The growth of income inequality has long been a hot topic around the globe, but it wasn’t until the “Occupy” movement that the amount of wealth concentrated in the top 1% of society has received so much attention.
Indeed, it's an incredibly powerful club. According to Oxfam, a leading poverty-fighting organization, eight men own as much wealth as the 3.6 billion people who make up for the poorest in the world, and that one in ten people survive on less than $2 per day. Still, the top 1% consists of a lot more than just eight people.
This raises an interesting question: Who exactly are the 1% ? The surprising answer: If you’re an American, you don’t have to be even close to uber-rich to make the list.
Ranking by Income
According to the Global Rich List, a website that brings awareness to worldwide income disparities, an income of $32,400 a year will allow you to make the cut. Using current exchange rates, that amounts to roughly:
- 30,250 Euros
- 2 million Indian rupees, or
- 223,000 Chinese yuan
So if you’re an accountant, a registered nurse or even an elementary school teacher, congratulations. The average wage for any of these careers falls well within the top 1% worldwide.
Figure 1. The percentage of global wealth owned by the top 1% was on pace to surpass 50% by 2016.
Ranking by Wealth
The threshold is significantly higher if you look at the top percentile by wealth instead of income. To reach that status, you’d have to possess $770,000 in net worth, which includes everything from the equity in your home to the value of your investments. That’s equal to roughly:
- 720,000 Euros
- 49.8 million Indian rupees or
- 5.3 million Chinese yuan
Americans rank extremely high in terms of household wages – sixth worldwide, according to a 2013 Gallup survey – but not as high when it comes to median wealth. In fact, the 2017 Credit Suisse Wealth Report ranks the U.S. just 26th by this measure.
There are a number of reasons for this disparity. One is that U.S. consumers tend to rely on credit more than their counterparts in, say, Europe. Credit card debt subtracts from net wealth. The typical U.S. household carries a whopping $134,643 in debt, according to the most recent Census Bureau data.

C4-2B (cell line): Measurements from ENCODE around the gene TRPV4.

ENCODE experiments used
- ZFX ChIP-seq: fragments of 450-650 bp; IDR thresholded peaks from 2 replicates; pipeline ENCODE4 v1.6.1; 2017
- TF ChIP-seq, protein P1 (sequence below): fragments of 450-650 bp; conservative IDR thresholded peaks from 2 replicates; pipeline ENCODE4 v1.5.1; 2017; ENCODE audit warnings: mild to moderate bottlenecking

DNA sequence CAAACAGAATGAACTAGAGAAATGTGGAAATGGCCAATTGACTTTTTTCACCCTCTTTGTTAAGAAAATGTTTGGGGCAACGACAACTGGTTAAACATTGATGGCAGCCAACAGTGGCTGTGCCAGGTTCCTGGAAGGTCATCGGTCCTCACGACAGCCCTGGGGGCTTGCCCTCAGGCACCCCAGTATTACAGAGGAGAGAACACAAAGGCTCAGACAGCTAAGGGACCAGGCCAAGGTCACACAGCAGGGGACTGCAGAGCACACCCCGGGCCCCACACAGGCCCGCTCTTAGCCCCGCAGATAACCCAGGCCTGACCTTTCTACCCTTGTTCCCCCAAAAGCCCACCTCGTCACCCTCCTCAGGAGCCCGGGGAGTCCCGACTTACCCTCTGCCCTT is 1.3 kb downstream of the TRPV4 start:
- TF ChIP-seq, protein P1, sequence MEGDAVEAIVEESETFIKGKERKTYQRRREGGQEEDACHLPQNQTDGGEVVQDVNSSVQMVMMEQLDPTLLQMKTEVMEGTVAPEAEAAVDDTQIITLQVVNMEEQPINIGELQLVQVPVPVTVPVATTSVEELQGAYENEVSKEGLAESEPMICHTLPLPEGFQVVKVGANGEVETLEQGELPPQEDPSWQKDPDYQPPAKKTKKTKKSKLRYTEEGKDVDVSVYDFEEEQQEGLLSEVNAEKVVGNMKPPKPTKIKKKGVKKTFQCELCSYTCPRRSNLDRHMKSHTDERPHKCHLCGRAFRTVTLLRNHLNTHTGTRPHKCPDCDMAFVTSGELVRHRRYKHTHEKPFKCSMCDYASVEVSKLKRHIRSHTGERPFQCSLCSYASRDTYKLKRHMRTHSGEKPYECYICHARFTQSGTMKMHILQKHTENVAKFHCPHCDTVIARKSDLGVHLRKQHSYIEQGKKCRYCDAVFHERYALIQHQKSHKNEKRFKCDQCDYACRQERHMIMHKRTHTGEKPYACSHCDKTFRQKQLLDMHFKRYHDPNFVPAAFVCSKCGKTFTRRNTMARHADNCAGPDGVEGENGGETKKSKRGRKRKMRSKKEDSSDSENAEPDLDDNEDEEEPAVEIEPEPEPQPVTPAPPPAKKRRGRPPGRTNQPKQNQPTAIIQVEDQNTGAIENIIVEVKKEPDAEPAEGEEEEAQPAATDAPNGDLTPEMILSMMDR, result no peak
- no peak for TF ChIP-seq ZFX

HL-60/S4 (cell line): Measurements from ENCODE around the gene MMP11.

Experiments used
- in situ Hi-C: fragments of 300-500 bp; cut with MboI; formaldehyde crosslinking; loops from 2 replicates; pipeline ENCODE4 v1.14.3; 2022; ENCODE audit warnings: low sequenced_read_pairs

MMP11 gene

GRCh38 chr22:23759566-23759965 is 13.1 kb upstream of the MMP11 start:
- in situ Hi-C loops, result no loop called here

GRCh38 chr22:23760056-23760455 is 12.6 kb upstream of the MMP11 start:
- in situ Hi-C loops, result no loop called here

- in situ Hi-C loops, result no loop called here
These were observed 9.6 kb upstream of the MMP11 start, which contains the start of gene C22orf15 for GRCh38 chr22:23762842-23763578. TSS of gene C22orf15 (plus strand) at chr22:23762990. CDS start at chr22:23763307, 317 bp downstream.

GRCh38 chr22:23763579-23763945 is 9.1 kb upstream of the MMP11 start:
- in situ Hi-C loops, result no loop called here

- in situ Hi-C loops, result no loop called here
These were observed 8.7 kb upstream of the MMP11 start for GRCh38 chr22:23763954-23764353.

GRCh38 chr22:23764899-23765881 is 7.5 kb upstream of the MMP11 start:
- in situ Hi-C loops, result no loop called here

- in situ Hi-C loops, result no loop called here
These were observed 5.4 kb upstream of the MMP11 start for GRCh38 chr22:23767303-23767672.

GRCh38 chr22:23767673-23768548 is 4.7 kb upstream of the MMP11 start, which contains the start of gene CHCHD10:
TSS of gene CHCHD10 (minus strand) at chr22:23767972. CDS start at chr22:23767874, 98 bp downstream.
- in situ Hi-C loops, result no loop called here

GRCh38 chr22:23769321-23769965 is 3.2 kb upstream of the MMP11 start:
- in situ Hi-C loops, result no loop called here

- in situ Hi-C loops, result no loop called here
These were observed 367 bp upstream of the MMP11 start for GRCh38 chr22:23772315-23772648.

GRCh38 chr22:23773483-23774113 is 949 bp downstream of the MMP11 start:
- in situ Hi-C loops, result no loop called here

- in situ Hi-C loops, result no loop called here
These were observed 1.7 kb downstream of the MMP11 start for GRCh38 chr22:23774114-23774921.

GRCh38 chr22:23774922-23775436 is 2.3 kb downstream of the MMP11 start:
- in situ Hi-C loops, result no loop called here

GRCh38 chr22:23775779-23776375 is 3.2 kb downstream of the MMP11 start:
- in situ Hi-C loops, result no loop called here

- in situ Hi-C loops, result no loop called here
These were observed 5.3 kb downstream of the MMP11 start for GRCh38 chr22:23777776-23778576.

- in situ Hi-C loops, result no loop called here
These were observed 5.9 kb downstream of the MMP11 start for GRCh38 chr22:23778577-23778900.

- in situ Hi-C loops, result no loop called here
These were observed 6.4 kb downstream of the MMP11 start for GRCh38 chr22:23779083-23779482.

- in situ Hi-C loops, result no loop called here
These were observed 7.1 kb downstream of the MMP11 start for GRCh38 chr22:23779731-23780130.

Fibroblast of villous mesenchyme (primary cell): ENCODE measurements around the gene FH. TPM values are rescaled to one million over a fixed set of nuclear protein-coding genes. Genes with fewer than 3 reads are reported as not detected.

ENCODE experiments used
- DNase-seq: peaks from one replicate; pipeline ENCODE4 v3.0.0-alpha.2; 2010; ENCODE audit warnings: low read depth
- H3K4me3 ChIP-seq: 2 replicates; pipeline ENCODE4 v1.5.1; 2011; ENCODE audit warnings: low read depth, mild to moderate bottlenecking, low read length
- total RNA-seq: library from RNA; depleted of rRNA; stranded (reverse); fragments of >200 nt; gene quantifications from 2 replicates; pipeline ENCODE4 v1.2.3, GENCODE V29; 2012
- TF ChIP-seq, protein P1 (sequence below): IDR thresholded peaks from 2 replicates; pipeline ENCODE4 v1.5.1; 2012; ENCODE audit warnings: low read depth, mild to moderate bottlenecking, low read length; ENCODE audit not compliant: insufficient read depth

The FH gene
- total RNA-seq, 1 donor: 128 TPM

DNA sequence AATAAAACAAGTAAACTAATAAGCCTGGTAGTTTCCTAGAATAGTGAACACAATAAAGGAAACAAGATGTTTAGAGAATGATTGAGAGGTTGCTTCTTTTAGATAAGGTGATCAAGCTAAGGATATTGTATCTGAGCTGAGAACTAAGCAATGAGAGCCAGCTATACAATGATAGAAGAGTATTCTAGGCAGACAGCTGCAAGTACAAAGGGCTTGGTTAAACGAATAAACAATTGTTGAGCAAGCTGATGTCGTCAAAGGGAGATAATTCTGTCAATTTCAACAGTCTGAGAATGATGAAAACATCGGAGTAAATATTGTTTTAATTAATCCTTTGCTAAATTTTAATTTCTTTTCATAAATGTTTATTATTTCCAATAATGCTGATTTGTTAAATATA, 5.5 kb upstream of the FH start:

Pervasiveness of Poverty
The bar to enter the top 1% wouldn’t be this low were it not for the extreme poverty that so much of the globe endures. For example, an adult in India has a median wealth of $608 in total wealth, according to a report by Credit Suisse. The average wealth of adults in Africa is even lower much; just $411.
Compare that to the wealth of $49,460 for the average adult living in North America and $11,319 for Europeans. Now, the median wealth represents what most people have, the average will be much higher especially in countries where assets are so skewed toward the ultra-rich, like the United States. The average wealth in the U.S. wealth of $344,692 per adult – this shows how much the few on top have, not just in the U.S., but the globally.
Making 1% Ranks in U.S.
Of course, Americans live in the United States, contending with U.S. prices. Who constitutes the 1% if you just look at the U.S.? Not surprisingly, it takes a massively higher income to crack the top percentile of wage earners: You’d have to make $450,000 in adjusted gross income to make the cut.
And to rank amongst the highest 1% of Americans by wealth? That requires net assets of more than $7 million, based on the latest Federal Reserve figures.
The Bottom Line
The term “top 1%” of global income may sound like an exclusive club, but it’s one to which millions of Americans belong. It’s a reminder of just how prosperous developed countries are compared to the vast majority of other people who share our planet.